When Bob Espey's gas tank is nearing empty, he'll often begrudgingly pull into a Petro-Canada or Shell station near his Calgary office. As CEO of Parkland Fuel Corp., Canada's largest independent fuel distributor, he'd rather use a station run by his company. "[But] I struggle to find a Parkland site in Calgary and Edmonton," he says. "We're underrepresented."
If Espey has his way, that will change. Parkland is a fuel wholesaler to gas stations and commercial clients, but it also owns and operates hundreds of stations and convenience stores under brand names that include Fas Gas Plus, Pioneer and many Esso locations. In the past, Parkland's operations were concentrated in small towns in the Prairie provinces. But the company has been on an expansion drive in recent years that has shifted into high gear.
Last August, Parkland bought most of the Canadian assets of CST Brands from Alimentation Couche-Tard for $965 million, adding about 490 outlets in Quebec and Atlantic Canada—mostly Ultramar stations. In April, Parkland bought 129 gas stations in the Vancouver area from Chevron Canada, as well as a refinery and marine and airport fuel businesses, for $1.5 billion. After the deals close, likely later this year, Parkland will operate more than 1,800 stations across Canada, owning 576 of them itself.
Gasoline retailing is a notoriously low-margin business—profits amount to just a few cents a litre—which is why majors such as Imperial Oil, Shell Canada and Chevron have been selling stations to independents for years. Parkland started as a feedlot in Red Deer, Alberta, in the 1960s, but soon shifted to fuel distribution, and it has learned to squeeze profits out of the business as it has grown.
Over the past five years, the company's revenues have climbed by almost 60% and are forecast to reach almost $10 billion this year. Operating earnings, as measured by adjusted EBITDA, have surged by 19% to $253.5 million in 2016.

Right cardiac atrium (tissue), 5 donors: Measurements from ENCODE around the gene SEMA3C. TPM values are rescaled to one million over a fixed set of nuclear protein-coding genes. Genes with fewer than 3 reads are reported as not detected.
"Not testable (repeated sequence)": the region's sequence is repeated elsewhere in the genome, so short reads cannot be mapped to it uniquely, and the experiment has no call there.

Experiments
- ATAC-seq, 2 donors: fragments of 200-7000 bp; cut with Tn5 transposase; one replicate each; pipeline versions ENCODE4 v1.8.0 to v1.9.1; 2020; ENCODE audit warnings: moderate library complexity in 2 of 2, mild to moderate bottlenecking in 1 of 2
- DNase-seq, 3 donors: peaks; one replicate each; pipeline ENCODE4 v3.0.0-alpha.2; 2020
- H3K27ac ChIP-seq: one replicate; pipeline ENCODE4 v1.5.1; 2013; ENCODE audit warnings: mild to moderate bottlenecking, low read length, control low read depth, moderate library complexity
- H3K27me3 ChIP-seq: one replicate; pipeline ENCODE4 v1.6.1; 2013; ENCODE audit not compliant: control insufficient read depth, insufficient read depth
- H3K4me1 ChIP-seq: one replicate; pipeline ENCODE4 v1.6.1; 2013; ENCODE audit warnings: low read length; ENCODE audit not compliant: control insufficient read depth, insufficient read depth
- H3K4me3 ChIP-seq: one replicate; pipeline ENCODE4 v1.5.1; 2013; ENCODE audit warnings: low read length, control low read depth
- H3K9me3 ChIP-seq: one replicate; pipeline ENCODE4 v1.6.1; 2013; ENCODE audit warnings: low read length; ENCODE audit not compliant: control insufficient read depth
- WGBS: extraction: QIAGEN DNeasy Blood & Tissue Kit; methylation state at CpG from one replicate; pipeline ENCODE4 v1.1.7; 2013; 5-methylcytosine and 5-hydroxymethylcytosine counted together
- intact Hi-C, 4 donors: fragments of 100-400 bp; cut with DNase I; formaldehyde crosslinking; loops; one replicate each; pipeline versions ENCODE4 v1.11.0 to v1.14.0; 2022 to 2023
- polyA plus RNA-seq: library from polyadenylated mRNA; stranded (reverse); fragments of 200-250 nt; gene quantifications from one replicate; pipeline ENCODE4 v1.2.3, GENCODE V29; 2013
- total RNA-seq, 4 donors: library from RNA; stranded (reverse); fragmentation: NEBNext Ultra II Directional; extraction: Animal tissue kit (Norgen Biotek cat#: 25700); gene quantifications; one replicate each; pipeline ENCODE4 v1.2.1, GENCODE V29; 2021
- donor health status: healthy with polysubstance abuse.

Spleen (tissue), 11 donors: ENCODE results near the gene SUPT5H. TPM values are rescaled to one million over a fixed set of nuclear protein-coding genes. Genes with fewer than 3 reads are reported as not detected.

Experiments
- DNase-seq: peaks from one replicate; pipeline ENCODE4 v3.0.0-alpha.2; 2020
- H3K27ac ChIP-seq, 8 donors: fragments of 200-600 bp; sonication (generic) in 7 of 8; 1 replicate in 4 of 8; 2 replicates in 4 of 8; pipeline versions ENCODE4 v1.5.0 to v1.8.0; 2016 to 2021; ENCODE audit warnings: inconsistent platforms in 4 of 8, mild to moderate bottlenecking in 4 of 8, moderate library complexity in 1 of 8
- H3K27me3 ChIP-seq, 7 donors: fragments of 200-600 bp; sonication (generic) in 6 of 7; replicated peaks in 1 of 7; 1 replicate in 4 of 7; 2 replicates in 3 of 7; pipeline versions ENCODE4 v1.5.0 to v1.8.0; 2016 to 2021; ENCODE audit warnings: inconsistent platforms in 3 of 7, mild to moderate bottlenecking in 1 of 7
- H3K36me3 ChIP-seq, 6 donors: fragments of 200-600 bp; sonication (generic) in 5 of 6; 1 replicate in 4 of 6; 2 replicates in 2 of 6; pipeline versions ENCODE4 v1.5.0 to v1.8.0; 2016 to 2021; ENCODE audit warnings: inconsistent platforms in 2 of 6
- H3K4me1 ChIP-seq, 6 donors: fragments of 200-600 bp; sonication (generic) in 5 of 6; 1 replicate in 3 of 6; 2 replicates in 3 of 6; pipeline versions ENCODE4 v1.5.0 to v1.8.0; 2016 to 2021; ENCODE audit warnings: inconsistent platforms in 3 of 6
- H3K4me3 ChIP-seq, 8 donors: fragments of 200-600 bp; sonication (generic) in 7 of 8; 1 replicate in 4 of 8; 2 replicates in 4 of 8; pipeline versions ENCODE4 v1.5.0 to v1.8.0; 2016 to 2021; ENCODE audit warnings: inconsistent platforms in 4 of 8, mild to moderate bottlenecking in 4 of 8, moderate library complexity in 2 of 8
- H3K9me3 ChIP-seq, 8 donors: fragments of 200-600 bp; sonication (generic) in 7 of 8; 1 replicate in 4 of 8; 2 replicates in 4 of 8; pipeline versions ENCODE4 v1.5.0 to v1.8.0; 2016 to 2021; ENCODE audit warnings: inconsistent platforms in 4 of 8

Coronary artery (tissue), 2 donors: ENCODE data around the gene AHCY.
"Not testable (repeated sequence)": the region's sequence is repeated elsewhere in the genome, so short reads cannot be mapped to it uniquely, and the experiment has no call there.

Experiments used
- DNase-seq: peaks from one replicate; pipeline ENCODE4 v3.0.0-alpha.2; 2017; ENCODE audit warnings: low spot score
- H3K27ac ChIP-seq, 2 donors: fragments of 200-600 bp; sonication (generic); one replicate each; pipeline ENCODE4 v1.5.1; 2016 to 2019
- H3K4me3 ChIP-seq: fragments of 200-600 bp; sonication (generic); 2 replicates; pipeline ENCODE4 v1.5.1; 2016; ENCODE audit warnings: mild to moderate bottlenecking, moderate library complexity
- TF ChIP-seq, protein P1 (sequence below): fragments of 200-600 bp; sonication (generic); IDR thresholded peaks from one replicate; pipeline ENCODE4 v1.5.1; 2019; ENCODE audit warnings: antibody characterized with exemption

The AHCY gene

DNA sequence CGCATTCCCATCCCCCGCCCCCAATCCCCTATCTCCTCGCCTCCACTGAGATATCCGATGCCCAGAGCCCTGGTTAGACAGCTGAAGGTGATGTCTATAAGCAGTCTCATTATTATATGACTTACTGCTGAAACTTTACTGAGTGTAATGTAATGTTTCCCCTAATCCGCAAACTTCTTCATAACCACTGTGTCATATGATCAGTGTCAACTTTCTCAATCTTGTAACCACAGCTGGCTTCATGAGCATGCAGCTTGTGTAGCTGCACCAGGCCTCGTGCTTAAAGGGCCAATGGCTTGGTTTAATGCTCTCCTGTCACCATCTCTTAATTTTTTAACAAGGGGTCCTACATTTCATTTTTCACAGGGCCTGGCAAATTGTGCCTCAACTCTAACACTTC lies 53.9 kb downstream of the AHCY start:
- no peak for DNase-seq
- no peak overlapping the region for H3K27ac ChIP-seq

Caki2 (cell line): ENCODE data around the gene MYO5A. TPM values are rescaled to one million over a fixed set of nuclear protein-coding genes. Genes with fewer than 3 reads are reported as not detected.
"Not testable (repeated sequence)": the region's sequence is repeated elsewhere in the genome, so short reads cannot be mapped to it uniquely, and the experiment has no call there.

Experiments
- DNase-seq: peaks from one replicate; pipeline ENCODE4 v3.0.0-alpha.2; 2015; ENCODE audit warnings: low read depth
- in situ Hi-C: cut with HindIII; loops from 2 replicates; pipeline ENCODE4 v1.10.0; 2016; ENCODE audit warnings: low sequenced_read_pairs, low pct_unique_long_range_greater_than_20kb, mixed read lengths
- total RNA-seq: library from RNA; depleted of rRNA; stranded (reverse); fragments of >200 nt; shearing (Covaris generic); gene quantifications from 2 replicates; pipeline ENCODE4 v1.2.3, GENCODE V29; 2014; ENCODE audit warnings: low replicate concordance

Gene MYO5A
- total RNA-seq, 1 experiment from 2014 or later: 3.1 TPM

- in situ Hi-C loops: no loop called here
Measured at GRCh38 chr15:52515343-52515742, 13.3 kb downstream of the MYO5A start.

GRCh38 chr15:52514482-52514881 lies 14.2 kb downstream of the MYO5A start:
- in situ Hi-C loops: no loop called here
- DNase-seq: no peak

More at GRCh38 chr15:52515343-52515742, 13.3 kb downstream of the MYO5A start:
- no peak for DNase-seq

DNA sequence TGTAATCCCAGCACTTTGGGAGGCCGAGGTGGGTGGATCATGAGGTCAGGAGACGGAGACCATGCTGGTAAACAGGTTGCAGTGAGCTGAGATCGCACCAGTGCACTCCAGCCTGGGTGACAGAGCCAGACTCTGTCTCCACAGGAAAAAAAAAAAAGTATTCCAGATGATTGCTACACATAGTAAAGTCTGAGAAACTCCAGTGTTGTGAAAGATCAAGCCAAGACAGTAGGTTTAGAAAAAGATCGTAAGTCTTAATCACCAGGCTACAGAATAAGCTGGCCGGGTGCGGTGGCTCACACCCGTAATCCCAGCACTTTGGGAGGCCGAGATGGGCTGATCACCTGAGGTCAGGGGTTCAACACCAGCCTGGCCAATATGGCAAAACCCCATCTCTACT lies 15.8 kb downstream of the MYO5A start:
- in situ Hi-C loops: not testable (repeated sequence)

Some investors may see a mini Couche-Tard in Parkland— both companies have grown rapidly by acquisition. But there are important differences, says James Reid, an equity analyst with Haywood Securities. "Couche-Tarde is a convenience store owner first and a gas station operation second," he says. "With Parkland, that's flipped around."
Couche-Tard is also a global company. Parkland owns some outlets in North Dakota, but Espey remains focused on growth prospects among Canada's 12,000 gas stations. "The market is still quite fragmented," he says.
Despite Parkland's solid growth so far, there are concerns about its debt load. If the CST and Chevron deals close as planned, the company's long-term debt will climb to about $2.1 billion, or 3.5 times its combined EBITDA of $599 million (excluding synergies). But Parkland has usually traded near that multiple, says Donald Marleau, a credit analyst with S&P Global Ratings. Espey expects continued strong growth in EBITDA, which will allow the company to pay the debt down quickly.
The Chevron refinery in Burnaby, British Columbia, also worries some analysts. Refinery earnings tend to track crude prices, which can be volatile. But Espey says Parkland bought the refinery partly because 85% of its output goes to Chevron's Vancouver-area stations.
The other glaring concern with Parkland is valuation. Its stock has been trading at 60 times trailing earnings per share recently, and 34 times forecast earnings for 2017, which is pricey even for a growth stock.
But analyst Reid says the enterprise-value-to-EBITDA ratio is a better metric in sectors where profits can waver due to factors such as hedging strategies and the weather. Parkland has lately been trading at 7.6 times its forecast EBITDA for next year, while its peers, such as Couche-Tard, are trading at about 9.4 times.
As Espey aims to get even bigger, he's still on the lookout for one small target: a station near his workplace. "Hopefully we'll find an opportunity," he says.